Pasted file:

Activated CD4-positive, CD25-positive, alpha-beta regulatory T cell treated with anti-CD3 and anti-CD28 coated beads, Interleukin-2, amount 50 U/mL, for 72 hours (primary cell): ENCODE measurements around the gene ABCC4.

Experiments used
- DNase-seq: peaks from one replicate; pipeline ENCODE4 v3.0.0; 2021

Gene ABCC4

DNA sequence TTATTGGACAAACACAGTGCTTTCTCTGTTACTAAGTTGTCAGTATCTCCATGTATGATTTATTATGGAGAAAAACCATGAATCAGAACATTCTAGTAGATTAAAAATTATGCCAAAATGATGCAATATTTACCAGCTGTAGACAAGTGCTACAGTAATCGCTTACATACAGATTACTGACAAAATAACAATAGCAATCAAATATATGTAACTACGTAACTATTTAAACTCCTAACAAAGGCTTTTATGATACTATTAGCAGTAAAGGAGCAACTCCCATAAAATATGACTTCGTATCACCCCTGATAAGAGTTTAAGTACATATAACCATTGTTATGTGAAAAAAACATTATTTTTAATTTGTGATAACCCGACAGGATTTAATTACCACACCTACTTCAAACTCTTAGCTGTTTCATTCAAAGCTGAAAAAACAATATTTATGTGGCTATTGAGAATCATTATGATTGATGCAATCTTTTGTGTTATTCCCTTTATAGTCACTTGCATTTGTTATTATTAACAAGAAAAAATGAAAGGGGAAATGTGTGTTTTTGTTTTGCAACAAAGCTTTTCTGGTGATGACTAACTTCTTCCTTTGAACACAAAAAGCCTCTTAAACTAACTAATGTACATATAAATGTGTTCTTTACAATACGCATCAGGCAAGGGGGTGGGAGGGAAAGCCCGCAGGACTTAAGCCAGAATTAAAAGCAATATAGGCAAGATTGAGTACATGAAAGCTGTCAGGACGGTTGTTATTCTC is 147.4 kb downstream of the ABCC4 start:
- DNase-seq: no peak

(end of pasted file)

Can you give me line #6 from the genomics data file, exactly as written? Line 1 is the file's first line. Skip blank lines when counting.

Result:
- DNase-seq: no peak